Over the past week I have added 3 more coloured pencil paintings to my list for selection in my exhibition next March. The theme is ‘landscape cleansing’, where each landscape has had a certain amount of detail/information removed. I want these subjects to be seen in as pure a form as possible, a new way, a fresh way, a different way. Fences, power poles, even houses have been ‘removed’. In some cases, roads, even animals. It’s a very simple, humble approach. For contrast I have mad exceptions; some detailed landscape areas have been included as well as some ‘busy’ skies. I have used a broad range of photos for my references, several for single paintings. I’ve not only employed observation, but I’ve relied upon my imagination on several occasions. Fortunately I have a broad range of resources in the form of photos, sketches, diary notes and past paintings.
One resource that I find very useful is to ‘collect’ certain subjects, backgrounds and foregrounds. Art isn’t about faithfully copying a photo, it’s about an idea, a feeling, even a comment. I like to combine some photos for the effect I want. That’s why for example, I have a collection of ‘skies’ – a sky file. This enables me to pick a certain sky to assist in defining the particular feeling that i want for each painting, if the ‘existing’ sky is deemed unsuitable, or too plain.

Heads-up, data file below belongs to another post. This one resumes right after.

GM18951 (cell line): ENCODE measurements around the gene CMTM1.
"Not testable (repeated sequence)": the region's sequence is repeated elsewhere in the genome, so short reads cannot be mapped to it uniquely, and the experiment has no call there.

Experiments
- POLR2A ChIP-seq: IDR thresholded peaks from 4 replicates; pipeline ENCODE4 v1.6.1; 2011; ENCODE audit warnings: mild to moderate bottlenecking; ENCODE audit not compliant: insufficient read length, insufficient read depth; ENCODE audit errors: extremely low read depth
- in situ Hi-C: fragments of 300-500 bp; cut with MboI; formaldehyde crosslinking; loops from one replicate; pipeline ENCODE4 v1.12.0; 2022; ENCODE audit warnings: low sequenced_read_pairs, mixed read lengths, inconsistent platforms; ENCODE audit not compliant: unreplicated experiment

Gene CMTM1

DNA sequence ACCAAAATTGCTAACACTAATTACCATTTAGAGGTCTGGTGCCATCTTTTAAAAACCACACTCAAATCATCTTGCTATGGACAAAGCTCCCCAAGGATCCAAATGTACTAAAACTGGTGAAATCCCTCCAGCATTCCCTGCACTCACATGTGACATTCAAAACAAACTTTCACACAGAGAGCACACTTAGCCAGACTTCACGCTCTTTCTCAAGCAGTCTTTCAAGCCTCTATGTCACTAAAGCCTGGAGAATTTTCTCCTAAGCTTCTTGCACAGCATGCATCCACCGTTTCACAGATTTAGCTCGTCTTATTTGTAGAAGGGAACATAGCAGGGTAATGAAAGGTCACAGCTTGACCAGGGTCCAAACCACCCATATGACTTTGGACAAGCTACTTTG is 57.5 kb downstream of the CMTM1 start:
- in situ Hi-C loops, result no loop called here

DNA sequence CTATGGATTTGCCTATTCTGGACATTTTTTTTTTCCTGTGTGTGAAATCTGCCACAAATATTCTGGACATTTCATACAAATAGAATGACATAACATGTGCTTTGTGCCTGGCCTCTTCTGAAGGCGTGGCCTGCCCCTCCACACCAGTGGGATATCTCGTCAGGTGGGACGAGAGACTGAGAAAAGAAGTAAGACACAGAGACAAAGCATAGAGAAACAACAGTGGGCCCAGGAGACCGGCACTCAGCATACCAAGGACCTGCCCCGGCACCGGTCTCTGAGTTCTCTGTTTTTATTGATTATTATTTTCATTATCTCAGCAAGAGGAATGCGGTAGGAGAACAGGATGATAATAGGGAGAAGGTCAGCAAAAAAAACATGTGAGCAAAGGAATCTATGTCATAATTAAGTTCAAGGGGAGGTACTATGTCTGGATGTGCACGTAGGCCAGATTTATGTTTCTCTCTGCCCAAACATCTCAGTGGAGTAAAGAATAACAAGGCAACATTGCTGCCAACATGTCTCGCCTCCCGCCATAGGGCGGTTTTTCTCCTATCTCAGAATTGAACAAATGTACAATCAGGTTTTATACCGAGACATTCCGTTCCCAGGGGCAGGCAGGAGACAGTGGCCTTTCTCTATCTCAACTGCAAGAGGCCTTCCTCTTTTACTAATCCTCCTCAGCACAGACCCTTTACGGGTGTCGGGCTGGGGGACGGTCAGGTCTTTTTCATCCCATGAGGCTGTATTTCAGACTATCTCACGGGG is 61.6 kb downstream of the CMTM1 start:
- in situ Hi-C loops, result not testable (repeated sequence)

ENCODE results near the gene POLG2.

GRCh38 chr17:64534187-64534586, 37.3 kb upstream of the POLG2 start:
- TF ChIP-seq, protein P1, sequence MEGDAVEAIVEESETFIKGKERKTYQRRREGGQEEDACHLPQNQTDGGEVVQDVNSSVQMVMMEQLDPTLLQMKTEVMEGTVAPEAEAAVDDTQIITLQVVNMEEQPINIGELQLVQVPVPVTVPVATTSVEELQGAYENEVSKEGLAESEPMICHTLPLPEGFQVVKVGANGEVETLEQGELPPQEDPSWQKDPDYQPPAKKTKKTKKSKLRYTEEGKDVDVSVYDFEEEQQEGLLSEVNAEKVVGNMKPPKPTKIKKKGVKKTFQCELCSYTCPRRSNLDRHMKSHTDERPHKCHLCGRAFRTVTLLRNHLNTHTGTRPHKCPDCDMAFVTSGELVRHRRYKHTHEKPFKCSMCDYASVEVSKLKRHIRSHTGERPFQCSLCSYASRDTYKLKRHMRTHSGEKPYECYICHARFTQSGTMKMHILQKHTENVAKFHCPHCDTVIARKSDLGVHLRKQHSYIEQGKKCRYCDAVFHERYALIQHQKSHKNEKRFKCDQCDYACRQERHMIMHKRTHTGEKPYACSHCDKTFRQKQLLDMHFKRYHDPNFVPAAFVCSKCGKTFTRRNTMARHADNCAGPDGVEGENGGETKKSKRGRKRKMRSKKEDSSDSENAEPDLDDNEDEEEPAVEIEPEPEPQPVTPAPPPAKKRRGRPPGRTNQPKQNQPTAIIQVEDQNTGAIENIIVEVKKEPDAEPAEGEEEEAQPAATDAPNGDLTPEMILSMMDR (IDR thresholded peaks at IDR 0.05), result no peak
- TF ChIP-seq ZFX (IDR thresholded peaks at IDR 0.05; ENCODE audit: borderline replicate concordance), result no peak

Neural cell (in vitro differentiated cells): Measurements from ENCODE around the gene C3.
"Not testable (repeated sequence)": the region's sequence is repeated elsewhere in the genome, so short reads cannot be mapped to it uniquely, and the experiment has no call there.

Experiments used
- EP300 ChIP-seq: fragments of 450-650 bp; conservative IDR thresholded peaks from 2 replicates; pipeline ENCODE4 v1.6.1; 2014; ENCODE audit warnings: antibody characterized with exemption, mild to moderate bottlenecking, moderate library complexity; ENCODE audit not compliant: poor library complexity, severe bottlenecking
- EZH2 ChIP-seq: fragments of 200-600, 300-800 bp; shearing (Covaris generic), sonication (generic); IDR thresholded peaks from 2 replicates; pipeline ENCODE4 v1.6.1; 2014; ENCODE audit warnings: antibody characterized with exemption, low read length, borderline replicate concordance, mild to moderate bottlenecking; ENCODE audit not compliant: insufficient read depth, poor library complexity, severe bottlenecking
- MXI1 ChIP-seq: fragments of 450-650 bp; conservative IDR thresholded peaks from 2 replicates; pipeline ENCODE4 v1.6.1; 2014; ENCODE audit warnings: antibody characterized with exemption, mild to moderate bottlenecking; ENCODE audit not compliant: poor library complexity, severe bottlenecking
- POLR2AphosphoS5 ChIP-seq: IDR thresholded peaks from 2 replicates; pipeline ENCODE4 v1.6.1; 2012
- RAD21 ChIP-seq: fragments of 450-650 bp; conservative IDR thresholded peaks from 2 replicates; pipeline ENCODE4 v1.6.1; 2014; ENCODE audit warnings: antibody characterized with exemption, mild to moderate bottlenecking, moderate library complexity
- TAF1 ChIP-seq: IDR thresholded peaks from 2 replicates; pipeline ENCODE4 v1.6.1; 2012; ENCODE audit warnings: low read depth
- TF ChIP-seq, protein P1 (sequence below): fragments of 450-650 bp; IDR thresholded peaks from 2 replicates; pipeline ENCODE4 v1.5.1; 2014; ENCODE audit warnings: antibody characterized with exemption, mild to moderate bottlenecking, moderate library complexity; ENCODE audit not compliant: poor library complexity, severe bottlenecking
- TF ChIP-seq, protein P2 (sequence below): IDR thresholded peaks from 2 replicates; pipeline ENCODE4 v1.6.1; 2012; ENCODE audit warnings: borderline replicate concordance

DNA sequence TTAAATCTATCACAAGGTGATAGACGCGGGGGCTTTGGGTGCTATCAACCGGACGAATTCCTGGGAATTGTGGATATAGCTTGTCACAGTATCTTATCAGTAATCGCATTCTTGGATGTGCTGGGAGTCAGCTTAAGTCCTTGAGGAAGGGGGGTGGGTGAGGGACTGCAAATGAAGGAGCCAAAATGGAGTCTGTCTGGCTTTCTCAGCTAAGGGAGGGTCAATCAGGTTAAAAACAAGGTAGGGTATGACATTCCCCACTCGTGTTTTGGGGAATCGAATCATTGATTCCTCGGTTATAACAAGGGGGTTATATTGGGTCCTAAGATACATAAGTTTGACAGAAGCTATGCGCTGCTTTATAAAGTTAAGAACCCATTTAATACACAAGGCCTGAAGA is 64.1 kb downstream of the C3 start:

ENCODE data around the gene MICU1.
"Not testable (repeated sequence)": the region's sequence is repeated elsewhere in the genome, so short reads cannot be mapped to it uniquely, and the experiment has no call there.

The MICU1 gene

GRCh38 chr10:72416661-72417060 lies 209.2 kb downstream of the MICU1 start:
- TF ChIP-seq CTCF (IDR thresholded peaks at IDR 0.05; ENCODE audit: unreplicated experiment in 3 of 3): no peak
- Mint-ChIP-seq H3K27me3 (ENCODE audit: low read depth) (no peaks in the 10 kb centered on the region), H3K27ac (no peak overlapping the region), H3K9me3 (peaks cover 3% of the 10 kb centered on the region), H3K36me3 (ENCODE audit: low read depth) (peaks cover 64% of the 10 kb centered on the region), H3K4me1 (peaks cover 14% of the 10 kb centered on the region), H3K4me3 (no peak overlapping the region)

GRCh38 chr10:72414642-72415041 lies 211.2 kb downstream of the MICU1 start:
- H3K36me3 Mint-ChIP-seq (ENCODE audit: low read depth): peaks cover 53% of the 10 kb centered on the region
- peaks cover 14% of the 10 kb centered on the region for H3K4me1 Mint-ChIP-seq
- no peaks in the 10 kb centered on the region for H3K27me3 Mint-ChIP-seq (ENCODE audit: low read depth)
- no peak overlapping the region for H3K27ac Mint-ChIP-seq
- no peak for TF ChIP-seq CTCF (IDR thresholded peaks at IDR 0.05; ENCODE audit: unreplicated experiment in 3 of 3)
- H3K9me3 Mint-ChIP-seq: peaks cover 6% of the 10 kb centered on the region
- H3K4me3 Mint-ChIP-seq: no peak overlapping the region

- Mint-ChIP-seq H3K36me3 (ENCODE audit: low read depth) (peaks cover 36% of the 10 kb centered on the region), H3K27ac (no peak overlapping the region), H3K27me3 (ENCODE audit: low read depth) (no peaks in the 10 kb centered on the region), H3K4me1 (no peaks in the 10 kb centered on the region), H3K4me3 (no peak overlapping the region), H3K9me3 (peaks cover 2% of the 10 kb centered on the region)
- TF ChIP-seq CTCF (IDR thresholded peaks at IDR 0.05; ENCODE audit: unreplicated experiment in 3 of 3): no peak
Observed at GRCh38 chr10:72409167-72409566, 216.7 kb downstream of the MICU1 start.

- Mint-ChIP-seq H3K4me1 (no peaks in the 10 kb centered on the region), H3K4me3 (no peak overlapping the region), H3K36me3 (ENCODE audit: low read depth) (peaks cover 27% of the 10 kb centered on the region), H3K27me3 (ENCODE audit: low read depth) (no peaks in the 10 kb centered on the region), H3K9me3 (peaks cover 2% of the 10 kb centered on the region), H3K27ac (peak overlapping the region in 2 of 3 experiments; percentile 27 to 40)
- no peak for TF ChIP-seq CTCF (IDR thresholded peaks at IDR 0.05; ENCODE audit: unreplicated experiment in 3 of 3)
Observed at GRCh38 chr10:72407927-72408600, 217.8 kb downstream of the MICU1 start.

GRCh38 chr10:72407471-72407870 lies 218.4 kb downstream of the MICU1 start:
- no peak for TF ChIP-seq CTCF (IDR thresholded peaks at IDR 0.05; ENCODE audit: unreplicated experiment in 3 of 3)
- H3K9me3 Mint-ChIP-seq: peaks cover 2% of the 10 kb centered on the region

Painting is an illusion, and we don’t have to ‘paint what we see’ all the time. It’s fun to combine various images to get the result you want. Today’s featured paintings are from Tasmania’s Southern Midlands to which I’ve added 2 skies as seen from Clifton Beach near Cairns in Far North Queensland. You will notice ‘before’ and ‘after’ photos. I felt that the paintings needed interesting skies as they were way too ‘quiet’. As long as the paintings are believable, does it matter where the ‘parts’ come from?